Philippines’ President-elect Rodrigo Duterte said Monday he would promote artificial birth control in the country even if it means getting in a fight with the Catholic church, a dominant force in the country that strongly opposes the use of contraceptives.
He even joked about cutting off the penises of defiant men. Duterte, who is to be sworn in as president on Thursday, reportedly said that having too many children had forced poor families deeper into poverty and recommended that people have three children at most. The Philippines has one of Asia's fastest-growing populations.
“I will reinstall the program of family planning. Three is enough,” he said in a speech after a flag-raising ceremony in front of the Davao city hall. “I've also been colliding with the church because it's no longer realistic.”
The family planning program he mentioned refers to his time as the mayor of the southern city of Davao when he had offered cash rewards to villagers who volunteered to undergo free vasectomy or ligation and to doctors who performed the procedures.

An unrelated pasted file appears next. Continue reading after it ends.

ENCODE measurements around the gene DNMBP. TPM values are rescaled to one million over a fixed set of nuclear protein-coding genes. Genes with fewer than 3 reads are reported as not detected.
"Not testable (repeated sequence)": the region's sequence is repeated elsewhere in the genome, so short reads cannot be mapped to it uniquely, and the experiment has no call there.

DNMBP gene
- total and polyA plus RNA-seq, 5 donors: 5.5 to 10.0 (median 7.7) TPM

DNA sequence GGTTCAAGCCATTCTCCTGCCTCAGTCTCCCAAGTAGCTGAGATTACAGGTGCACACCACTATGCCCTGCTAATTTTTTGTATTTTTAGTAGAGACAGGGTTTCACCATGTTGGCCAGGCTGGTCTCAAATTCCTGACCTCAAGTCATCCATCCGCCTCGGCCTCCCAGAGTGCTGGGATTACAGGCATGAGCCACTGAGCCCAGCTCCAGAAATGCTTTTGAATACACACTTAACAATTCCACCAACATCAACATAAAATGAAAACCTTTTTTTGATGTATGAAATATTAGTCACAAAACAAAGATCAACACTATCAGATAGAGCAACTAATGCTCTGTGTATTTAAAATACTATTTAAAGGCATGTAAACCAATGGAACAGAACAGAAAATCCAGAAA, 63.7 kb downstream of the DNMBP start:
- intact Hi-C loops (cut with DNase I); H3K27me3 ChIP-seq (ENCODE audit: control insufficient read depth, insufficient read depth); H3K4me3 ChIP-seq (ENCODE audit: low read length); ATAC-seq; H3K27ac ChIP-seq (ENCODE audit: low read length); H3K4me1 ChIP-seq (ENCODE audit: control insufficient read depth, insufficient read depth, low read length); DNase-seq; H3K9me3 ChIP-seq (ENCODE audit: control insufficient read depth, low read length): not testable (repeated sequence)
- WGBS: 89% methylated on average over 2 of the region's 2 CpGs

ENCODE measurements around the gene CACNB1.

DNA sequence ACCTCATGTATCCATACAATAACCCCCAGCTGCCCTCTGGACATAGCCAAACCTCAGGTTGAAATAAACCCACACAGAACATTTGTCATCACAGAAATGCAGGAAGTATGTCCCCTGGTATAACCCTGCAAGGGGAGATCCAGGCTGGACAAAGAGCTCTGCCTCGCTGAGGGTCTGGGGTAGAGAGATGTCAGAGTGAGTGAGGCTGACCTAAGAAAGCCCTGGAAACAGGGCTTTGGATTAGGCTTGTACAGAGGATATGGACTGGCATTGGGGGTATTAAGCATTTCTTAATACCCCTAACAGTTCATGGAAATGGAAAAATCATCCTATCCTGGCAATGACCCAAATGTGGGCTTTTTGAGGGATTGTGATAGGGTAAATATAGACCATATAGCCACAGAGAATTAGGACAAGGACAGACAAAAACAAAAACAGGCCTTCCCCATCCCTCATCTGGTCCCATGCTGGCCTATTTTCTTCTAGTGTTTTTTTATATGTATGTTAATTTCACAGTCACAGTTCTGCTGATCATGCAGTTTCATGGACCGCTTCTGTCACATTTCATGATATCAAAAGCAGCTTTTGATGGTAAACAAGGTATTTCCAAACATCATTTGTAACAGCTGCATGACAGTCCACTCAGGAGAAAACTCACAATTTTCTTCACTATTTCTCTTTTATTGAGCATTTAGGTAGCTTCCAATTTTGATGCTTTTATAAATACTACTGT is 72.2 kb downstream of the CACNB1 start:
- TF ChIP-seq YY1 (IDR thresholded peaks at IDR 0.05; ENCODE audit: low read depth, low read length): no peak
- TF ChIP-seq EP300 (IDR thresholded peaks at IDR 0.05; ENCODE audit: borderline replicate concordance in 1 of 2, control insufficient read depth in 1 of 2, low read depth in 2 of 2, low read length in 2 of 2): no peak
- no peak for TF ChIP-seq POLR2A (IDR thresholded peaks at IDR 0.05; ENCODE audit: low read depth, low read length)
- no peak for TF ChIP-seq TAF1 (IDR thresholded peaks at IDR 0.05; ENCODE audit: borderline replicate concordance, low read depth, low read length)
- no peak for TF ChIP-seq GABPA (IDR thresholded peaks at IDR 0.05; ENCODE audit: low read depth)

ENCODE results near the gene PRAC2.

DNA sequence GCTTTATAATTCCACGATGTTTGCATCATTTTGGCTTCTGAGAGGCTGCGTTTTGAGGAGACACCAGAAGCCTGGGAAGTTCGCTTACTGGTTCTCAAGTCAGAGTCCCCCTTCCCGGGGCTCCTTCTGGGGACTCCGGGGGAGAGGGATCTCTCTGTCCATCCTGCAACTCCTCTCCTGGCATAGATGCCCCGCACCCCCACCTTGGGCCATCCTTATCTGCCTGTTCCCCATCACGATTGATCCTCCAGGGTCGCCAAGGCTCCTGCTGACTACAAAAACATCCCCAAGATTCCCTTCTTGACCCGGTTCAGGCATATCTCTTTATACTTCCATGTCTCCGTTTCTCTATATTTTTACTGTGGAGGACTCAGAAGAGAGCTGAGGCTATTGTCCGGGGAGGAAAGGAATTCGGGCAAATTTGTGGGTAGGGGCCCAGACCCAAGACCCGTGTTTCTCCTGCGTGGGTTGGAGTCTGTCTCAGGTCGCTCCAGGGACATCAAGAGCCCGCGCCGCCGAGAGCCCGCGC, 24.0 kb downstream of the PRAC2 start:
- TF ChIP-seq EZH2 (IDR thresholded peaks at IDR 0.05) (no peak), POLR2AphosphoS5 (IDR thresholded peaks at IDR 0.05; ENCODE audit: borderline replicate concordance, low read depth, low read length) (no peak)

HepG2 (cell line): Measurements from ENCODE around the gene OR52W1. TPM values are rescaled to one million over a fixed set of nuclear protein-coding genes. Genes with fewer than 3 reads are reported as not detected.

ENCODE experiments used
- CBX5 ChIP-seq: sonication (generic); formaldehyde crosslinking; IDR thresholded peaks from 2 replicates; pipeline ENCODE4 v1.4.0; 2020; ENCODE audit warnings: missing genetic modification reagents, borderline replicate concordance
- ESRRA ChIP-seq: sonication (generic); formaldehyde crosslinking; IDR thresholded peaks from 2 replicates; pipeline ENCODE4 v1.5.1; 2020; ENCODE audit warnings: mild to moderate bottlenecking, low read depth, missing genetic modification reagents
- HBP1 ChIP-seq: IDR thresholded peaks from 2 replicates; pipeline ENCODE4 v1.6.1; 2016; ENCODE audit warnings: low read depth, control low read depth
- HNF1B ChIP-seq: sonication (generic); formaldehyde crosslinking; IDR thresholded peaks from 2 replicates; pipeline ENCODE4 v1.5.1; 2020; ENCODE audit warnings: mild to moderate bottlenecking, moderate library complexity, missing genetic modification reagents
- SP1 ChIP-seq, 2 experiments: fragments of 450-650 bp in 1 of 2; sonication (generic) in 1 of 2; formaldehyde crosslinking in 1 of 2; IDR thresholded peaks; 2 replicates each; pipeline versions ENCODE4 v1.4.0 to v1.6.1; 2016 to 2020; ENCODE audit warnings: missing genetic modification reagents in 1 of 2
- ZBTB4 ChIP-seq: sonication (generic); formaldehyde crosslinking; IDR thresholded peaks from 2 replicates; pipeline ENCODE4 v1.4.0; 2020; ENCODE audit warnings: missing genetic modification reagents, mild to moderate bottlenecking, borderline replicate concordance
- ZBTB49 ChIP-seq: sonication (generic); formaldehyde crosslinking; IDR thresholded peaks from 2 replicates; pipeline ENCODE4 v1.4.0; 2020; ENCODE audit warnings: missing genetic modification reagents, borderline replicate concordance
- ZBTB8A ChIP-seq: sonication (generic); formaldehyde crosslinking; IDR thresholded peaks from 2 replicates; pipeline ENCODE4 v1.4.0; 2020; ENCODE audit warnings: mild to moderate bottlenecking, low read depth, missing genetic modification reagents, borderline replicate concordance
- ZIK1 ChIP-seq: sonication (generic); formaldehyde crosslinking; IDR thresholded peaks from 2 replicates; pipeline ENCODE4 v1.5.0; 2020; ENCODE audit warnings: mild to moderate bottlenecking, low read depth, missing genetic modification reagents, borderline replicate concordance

Most politicians have tried to avoid clashes with the influential Catholic bishops by taking a vague position on the issue of the use of contraceptives.
Duterte, in his speech, praised ex-President Fidel Ramos, the country's first Protestant leader, for promoting contraceptives in 1992. Ramos backed Duterte’s presidential candidacy.
Duterte's predecessor Benigno Aquino III also featured in a high-profile argument with the church for signing a reproductive health law in 2012 that permitted the government to finance the acquisition and distribution of contraceptives. Church leaders considered this law an attack on the church’s core values. But, Aquino's government said it helped the poor manage the number of children.
During his presidential campaign, Duterte had a spat with Catholic bishops when he cursed Pope Francis for reportedly causing a monstrous traffic jam during his visit in January last year. Last month, Duterte described the Catholic church “the most hypocritical institution” and accused some of its bishops of asking for favors from politicians.